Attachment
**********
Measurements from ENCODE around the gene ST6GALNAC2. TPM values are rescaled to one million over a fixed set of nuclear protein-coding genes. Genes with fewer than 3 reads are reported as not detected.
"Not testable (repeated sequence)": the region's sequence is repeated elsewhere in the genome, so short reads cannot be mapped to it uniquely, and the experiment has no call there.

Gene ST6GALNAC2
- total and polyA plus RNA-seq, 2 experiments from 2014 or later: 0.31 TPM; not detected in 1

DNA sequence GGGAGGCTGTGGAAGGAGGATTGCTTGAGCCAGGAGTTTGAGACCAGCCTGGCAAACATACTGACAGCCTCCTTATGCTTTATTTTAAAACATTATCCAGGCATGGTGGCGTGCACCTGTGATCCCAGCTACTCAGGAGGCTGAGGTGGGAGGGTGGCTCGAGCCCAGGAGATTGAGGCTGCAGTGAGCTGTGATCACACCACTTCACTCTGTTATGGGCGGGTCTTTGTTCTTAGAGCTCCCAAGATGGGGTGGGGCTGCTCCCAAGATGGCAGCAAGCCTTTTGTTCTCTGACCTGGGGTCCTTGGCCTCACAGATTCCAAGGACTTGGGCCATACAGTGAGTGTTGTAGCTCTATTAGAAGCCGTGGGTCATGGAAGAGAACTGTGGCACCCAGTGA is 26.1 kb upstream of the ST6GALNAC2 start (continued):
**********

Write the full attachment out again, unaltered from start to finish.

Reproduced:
Measurements from ENCODE around the gene ST6GALNAC2. TPM values are rescaled to one million over a fixed set of nuclear protein-coding genes. Genes with fewer than 3 reads are reported as not detected.
"Not testable (repeated sequence)": the region's sequence is repeated elsewhere in the genome, so short reads cannot be mapped to it uniquely, and the experiment has no call there.

Gene ST6GALNAC2
- total and polyA plus RNA-seq, 2 experiments from 2014 or later: 0.31 TPM; not detected in 1

DNA sequence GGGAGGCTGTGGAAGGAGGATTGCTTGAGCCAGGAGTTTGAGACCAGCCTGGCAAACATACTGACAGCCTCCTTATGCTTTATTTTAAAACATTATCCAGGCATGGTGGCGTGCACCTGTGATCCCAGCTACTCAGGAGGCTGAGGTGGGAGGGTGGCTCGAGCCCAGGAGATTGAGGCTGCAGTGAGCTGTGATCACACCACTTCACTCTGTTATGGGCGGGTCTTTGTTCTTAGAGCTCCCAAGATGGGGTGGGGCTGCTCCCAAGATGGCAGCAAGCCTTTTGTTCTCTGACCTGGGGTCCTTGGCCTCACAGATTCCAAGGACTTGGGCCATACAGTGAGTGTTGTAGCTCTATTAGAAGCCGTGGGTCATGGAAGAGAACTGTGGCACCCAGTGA is 26.1 kb upstream of the ST6GALNAC2 start (continued):